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Full text of "Political Science Of The State"

POLITICAL SCIENCE.
the dangerous prerogative of creating a new batch of peers.
Such compromises often repeated would ruin any house
which could obstruct legislation without defeating it; the
house would fall into contempt. But, in a democratic coun-
try like ours, if the two houses were of opposite politics,
neither would yield except so far as to make compromises
in small particulars. And, indeed, Mr. Mill remarks that
"in a really democratic state of society, the house of lords
would be of no value as a moderator of democracy ;" that
(the really moderative power) " in a really democratic con-
stitution, must act in and through the democratic house."
Mr, Mill regards the full representation of minorities in a
single house as a more effective centre of resistance to dan-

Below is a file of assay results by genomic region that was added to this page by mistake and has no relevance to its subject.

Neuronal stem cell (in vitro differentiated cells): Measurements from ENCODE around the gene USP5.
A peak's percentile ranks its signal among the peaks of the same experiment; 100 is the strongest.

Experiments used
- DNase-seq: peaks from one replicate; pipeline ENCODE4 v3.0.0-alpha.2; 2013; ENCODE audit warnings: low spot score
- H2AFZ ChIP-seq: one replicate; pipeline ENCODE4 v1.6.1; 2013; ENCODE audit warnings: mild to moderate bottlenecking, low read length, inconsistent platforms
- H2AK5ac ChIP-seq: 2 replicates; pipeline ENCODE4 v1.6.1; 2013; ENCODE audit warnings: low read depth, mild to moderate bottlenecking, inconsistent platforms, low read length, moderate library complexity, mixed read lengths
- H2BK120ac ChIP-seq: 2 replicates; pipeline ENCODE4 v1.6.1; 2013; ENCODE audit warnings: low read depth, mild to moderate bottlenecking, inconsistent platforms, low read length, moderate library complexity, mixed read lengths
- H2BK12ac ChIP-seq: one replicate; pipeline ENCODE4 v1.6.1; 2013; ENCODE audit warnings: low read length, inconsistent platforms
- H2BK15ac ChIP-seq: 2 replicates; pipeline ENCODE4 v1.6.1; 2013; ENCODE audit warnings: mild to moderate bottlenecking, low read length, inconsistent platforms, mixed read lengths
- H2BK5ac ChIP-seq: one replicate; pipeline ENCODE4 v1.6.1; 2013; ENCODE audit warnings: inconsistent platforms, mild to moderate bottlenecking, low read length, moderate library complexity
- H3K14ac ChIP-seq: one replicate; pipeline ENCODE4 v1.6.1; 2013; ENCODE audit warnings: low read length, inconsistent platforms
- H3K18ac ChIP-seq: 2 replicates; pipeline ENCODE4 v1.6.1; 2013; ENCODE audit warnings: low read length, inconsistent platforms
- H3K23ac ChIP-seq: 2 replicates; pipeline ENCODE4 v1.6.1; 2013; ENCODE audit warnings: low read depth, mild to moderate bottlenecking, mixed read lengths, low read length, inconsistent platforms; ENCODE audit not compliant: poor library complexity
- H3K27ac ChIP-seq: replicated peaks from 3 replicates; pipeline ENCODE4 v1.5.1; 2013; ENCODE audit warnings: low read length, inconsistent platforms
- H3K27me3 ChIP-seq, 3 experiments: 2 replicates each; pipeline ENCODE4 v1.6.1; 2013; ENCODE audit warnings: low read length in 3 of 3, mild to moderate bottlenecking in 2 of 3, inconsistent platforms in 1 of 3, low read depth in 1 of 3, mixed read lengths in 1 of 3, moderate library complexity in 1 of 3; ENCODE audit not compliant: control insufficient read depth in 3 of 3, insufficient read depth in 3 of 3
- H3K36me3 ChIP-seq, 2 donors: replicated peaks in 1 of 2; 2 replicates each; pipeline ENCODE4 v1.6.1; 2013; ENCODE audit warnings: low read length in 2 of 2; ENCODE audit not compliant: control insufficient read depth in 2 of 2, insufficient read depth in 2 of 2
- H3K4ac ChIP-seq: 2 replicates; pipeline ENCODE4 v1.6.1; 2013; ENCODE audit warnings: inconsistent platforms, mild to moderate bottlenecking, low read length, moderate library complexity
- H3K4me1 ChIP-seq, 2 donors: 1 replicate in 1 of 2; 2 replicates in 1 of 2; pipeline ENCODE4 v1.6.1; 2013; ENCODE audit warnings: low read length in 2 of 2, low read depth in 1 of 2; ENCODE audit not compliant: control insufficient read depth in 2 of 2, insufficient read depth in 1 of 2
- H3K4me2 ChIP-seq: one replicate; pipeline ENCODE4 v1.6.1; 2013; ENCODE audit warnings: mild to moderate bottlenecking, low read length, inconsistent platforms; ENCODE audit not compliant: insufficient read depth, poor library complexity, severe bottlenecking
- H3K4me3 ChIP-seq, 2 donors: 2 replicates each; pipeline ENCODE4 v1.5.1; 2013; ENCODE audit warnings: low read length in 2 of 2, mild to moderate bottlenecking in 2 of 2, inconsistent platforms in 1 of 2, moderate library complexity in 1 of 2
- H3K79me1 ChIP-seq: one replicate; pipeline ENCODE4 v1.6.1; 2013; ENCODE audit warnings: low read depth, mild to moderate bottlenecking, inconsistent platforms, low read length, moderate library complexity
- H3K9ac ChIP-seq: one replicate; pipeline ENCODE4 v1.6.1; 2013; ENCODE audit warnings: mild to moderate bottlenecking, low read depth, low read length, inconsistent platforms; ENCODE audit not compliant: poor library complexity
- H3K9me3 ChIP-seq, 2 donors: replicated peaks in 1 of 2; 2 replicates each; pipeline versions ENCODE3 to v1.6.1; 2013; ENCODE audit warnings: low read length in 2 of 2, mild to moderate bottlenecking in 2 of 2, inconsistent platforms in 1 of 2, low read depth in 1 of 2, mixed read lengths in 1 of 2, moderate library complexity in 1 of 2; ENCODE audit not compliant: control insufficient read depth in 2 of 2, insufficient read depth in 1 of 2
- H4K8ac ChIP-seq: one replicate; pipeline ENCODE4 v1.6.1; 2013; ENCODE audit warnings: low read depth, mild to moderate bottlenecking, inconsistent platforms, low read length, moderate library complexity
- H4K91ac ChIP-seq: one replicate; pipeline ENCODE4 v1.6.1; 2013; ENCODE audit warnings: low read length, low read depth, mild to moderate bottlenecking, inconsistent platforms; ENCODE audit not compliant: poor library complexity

gerous legislation than any which a second chamber could
afford, which would be open to the imputation of class in-
terests adverse to the majority. If, however, a wisely con-
servative body were felt to be necessary, the office of which
would be to moderate democratic ascendancy, the best form
in which it could appear would be, he thinks, one following
somewhat the pattern of the Roman senate. It should be a
chamber of statesmen, as contrasted to the people's chamber
<{ a council composed of all living public men who have
passed through any important political office or employment.'1
Such a body would not only moderate, but also impel. It
should be confined to men who have been in a legal, political,
military or naval employment. But scientific and literary'
eminence are too indefinite and disputable " for supplying
such a senate with members. ... If the writings by which
reputation has been gained are unconnected with politics,
they are no evidence of the special qualities required, \yhile,
if political, they would allow successive ministries to deluge
the house with party tools." To yhich might be added that
literary men are seldom successful in politics. They are
either impractical or conceited, or too fine for the coarse
blows of public assemblies, and often unable to stand up for
their views in debate.
It is perhaps superfluous to criticise a project  which is